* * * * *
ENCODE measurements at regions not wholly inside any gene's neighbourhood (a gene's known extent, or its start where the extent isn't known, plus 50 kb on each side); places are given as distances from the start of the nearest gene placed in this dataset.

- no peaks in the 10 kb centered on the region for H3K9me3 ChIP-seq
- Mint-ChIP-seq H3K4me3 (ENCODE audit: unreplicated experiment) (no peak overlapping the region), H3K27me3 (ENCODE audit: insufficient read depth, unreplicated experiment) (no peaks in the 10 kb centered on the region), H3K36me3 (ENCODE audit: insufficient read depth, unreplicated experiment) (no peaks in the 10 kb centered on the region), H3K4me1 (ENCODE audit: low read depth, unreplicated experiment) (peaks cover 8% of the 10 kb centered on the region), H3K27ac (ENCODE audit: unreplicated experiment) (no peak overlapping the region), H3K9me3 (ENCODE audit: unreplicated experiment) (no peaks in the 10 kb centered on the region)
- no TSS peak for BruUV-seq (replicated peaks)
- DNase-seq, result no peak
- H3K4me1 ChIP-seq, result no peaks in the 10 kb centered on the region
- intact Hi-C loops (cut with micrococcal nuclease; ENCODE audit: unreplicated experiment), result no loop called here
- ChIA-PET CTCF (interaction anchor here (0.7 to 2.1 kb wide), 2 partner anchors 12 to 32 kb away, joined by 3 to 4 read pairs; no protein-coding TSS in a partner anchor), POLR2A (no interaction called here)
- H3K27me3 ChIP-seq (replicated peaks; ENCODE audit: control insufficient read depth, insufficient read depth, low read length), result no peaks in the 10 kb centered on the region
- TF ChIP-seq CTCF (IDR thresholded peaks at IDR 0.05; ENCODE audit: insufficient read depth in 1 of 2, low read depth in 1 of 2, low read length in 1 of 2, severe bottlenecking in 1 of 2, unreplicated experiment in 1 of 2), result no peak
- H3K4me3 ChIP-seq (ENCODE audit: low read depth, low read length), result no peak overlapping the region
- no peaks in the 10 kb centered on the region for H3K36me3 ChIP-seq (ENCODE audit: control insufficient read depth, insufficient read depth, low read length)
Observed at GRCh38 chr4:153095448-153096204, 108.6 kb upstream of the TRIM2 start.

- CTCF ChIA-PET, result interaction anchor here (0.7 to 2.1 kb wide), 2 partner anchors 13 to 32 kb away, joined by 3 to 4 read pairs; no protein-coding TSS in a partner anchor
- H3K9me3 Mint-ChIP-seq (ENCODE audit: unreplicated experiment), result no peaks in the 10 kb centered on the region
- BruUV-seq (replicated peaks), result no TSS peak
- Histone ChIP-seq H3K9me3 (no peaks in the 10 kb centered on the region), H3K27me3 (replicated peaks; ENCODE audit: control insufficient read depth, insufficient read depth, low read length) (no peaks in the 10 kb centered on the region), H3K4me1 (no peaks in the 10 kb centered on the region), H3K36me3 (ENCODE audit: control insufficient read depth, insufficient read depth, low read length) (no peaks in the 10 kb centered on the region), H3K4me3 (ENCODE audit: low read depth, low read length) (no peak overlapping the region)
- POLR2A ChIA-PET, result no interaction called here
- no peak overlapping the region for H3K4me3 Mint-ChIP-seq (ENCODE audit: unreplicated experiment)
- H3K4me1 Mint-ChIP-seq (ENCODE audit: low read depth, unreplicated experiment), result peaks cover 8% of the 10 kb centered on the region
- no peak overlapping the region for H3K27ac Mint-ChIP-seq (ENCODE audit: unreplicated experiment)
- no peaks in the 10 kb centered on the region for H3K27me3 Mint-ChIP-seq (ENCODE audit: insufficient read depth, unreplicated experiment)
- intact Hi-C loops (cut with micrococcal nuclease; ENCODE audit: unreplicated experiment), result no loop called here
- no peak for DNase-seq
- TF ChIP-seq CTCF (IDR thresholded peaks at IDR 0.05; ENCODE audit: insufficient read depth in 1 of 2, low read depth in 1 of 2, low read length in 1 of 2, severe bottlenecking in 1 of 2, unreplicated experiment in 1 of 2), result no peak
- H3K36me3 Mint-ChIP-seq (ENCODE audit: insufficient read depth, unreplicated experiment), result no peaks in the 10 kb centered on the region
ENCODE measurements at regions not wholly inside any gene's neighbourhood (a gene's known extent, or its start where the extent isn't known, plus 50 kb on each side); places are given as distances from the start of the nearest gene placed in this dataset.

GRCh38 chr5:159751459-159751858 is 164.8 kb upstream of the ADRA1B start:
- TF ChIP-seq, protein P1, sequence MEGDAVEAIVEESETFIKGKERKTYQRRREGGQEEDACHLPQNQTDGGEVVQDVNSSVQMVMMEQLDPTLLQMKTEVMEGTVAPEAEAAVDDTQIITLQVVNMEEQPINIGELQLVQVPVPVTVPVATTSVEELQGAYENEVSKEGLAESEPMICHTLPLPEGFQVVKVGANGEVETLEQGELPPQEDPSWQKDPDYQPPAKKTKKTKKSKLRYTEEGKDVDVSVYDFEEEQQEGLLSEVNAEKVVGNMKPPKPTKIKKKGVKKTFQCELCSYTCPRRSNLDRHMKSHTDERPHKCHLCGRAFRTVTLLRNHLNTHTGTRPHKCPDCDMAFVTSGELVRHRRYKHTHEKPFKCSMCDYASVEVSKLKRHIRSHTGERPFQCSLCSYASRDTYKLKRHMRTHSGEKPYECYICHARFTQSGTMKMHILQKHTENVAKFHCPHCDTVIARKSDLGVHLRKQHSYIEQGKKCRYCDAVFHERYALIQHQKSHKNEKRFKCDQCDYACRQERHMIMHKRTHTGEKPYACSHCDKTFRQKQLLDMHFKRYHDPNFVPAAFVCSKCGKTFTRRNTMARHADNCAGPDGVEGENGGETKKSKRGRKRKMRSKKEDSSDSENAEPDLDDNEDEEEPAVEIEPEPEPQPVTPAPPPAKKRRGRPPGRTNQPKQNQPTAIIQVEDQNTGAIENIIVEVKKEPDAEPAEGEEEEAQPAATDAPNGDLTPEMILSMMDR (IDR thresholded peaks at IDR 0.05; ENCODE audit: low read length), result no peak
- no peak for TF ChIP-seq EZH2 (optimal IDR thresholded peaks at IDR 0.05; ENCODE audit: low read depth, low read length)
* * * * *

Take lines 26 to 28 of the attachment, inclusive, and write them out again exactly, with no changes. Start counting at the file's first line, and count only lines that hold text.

- H3K36me3 Mint-ChIP-seq (ENCODE audit: insufficient read depth, unreplicated experiment), result no peaks in the 10 kb centered on the region
ENCODE measurements at regions not wholly inside any gene's neighbourhood (a gene's known extent, or its start where the extent isn't known, plus 50 kb on each side); places are given as distances from the start of the nearest gene placed in this dataset.

GRCh38 chr5:159751459-159751858 is 164.8 kb upstream of the ADRA1B start: